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I am not an avid coffee drinker.

Yesterday, I tried Bru Gold coffee brand. I mixed one teaspoon milk with 1 teaspoon coffee and added the remaining 200ml hot milk premixed with 2 teaspoons of sugar.

The result wasn't great. The coffee was NOT strong nor did it contain any froth.

I want strong, not bitter coffee.
How do I know how much coffee to add to how much milk?
Secondly, do I have to mix coffee in whole milk and then boil the whole thing like it is done for tea?
Does the amount of time I spend in mixing coffee with milk also have an effect on the outcome?

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"Did not contain any froth" - do you expect a "crema" from instant coffee? I don't think there is a way to get it (although I admit I don't have that much knowledge in coffee). Your question reads as if you expect something espresso-like. –  rumtscho Feb 27 at 14:00
    
Turkish Coffee: en.wikipedia.org/wiki/Turkish_coffee –  Wayfaring Stranger Feb 27 at 14:13
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@rumtscho I don't know anything about coffee. I had seen in tv ads about the froth. What should I expect from this coffee? –  TheIndependentAquarius Feb 27 at 14:21
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As pointed out, use real coffee in a coffee maker. but you don't have to buy an expensive coffee machine, just a single cup stove-top pot is great. the freshness of the beans and when they were ground can also make quite a difference. –  flux Feb 27 at 18:44
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Did this product come with instructions to use only milk? I have never heard of any coffee, instant or otherwise, being made that way. It sounds disgusting, and no wonder it didn't taste strong - you were drinking milk! Even a latte has to be mixed with espresso, which is very strong/concentrated coffee on its own. Instant coffee is also specifically made to dissolve, so I can't think how it would ever give you "froth", unless maybe you whip the milk first - but then the froth is entirely from the milk, not the coffee. –  Aaronut Mar 2 at 13:52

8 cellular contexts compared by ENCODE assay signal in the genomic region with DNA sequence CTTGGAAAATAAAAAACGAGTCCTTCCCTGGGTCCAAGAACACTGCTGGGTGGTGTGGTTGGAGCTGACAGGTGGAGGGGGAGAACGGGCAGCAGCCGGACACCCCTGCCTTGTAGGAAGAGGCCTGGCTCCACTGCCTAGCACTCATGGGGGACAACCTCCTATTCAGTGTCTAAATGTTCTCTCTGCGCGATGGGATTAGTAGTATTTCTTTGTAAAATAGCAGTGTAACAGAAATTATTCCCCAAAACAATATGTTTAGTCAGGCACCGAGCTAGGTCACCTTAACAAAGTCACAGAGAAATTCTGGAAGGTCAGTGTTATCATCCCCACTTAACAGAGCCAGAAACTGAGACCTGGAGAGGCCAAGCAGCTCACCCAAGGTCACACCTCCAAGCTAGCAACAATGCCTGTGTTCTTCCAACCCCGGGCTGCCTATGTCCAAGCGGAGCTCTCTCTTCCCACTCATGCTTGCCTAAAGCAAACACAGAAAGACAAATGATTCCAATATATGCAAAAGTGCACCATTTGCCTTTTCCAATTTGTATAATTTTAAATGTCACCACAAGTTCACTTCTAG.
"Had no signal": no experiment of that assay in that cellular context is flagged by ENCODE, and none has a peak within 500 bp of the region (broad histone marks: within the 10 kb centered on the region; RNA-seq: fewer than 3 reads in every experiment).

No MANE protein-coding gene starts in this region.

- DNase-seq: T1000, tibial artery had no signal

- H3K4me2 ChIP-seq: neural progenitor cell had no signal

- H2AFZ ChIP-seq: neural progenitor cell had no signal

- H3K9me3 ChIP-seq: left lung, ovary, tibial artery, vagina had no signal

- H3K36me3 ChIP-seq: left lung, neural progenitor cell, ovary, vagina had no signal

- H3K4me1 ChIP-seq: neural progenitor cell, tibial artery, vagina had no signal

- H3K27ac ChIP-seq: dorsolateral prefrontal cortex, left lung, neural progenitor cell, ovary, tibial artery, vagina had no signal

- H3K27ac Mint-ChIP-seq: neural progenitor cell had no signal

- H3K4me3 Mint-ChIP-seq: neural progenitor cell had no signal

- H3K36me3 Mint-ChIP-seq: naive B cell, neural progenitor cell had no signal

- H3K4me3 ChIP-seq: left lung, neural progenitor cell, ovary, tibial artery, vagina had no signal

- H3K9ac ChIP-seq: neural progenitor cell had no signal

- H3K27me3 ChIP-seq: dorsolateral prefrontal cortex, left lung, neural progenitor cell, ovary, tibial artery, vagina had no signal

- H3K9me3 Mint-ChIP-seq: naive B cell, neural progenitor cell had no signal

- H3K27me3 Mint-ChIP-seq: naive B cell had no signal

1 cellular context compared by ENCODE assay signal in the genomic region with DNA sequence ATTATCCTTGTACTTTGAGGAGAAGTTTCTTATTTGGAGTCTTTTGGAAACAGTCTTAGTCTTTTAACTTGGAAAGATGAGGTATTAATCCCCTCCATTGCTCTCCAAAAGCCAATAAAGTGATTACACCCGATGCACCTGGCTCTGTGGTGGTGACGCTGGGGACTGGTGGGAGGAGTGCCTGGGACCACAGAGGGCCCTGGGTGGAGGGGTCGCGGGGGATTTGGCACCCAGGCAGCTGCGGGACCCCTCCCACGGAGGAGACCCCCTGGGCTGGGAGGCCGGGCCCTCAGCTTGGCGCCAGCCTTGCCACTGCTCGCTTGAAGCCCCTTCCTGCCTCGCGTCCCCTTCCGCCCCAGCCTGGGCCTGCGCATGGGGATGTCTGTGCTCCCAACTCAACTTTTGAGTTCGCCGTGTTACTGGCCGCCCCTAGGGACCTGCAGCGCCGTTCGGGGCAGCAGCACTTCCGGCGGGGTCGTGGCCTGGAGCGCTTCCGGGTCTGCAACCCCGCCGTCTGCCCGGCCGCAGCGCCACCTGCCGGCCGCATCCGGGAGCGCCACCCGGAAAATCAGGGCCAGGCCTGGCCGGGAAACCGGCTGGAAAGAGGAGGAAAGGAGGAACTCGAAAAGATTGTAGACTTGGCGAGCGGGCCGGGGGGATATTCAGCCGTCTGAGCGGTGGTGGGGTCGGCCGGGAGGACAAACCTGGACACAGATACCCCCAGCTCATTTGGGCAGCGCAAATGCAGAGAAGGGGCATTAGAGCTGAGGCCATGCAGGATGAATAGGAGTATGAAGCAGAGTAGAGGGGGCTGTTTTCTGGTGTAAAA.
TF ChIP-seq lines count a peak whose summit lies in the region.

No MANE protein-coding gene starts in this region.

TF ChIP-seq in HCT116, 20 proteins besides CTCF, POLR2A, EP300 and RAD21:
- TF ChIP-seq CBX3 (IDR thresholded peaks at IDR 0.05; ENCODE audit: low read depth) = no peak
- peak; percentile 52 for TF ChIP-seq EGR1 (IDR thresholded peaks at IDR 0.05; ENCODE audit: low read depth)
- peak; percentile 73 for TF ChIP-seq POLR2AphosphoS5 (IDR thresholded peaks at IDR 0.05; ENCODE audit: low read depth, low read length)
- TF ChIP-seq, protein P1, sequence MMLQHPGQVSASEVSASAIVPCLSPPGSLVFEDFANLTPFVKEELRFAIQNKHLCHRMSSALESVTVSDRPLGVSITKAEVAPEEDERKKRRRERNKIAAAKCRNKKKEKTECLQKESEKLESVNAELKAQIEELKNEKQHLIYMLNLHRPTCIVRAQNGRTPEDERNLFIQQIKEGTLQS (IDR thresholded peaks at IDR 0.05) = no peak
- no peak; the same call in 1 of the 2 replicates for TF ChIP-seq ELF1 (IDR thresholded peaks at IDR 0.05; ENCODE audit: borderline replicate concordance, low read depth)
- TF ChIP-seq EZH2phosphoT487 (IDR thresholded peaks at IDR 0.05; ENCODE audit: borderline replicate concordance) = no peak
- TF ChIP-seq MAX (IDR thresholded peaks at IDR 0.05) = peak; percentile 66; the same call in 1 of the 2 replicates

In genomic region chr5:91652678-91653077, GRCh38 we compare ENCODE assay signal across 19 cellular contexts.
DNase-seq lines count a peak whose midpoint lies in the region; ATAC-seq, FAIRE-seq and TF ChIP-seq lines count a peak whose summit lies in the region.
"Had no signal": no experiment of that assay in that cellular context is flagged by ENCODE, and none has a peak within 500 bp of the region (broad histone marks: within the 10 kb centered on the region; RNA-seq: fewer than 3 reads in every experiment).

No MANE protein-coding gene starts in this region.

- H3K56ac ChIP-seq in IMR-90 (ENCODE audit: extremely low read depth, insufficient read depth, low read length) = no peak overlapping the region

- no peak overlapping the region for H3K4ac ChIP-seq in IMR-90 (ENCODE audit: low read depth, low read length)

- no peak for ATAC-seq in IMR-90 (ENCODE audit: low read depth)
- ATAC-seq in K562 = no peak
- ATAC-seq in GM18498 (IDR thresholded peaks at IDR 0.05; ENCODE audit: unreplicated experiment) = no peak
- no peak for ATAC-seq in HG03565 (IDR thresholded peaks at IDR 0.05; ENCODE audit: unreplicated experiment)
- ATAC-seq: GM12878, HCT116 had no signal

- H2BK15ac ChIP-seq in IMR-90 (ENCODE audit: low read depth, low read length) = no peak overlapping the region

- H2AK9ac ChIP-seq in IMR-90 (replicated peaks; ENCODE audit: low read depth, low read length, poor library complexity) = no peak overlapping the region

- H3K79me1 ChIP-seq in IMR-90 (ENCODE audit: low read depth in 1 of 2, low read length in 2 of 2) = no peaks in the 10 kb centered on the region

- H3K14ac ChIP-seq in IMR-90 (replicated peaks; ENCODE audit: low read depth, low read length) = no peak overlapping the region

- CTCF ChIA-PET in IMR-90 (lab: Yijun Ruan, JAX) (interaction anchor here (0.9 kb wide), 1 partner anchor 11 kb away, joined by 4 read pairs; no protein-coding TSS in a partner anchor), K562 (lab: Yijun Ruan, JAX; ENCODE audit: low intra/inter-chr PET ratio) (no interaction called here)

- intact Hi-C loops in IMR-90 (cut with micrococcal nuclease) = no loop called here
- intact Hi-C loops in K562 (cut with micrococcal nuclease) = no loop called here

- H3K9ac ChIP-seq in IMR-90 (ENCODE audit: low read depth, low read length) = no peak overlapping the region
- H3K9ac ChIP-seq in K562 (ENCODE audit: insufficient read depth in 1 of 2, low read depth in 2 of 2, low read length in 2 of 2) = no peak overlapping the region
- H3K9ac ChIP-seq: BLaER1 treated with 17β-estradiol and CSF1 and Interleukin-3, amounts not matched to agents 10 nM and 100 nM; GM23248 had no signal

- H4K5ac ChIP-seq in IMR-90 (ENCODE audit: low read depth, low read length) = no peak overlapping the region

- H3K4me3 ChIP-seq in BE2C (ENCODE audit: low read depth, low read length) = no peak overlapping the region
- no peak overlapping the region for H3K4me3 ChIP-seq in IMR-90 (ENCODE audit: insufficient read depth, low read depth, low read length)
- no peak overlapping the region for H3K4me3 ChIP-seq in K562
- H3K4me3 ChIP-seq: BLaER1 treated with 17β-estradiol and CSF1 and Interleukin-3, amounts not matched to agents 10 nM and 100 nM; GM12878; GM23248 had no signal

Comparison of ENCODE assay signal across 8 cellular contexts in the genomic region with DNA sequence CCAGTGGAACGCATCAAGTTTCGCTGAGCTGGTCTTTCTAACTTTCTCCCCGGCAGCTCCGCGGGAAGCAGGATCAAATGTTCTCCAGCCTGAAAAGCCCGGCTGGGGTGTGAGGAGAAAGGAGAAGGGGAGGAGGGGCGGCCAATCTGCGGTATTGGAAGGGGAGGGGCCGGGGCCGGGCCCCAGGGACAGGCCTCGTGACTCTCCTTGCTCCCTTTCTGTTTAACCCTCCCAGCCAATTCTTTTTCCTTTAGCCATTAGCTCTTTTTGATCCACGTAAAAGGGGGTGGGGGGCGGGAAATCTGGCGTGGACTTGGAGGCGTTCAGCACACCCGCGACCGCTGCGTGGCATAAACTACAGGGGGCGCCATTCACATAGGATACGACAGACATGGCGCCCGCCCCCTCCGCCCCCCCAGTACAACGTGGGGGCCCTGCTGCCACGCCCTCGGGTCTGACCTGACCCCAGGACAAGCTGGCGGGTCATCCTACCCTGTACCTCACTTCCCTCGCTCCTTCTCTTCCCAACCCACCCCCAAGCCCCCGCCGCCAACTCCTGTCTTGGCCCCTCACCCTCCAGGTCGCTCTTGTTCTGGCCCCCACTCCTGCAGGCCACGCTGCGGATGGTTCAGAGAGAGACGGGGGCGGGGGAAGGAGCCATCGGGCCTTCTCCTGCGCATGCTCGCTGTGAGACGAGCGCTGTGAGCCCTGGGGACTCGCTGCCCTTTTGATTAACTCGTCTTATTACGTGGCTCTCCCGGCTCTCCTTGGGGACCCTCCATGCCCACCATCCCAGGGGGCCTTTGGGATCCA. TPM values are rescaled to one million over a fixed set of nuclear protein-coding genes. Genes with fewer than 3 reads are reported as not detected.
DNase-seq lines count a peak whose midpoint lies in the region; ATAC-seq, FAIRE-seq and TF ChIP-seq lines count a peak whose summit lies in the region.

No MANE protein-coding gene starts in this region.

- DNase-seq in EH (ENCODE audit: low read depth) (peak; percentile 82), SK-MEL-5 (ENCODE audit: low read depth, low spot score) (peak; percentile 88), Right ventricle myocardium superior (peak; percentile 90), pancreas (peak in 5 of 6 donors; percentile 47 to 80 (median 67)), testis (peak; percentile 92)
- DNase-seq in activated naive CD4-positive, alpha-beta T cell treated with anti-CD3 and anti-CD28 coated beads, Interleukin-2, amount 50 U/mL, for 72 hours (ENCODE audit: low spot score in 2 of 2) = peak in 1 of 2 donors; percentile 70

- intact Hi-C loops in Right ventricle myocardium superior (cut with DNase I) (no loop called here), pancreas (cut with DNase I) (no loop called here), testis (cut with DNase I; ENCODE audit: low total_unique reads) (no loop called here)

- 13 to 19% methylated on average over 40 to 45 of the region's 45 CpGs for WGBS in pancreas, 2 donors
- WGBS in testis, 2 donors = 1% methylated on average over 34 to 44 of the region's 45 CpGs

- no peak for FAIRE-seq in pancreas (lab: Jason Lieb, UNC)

2 Answers 2

What is too bitter is likely to be primarily opinion-based. That said, when I make instant coffee, I usually use one teaspoon per 200-250 ml of water - not milk. The result is a nice, even cup of coffee, which is not what I would characterize as strong. If I want strong coffee, I will use as much as four teaspoons to the same amount of water.

The milk will have a mellowing effect on the end result. In combination with the sugar, it has been my experience that the milk masks the bitter taste of coffee that many people do not enjoy.

I would recommend playing around with how much coffee you use. Once you get the strength you want, you can add or remove sugar to reduce the bitterness.

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To make froth in coffee.. Take 1 teaspoon of instant coffee and sugar to taste.. add a teaspoon of boiling water to this. Mix them by whisking and beating.. you can see the mixture turn to froth.. now add 1 cup of hot milk to this.. Tasty frothy coffee is ready.. fir a strong coffee add little more coffee..

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Good idea. You can use an immersion blender to accomplish similar results. –  Preston Fitzgerald Jun 27 at 23:19

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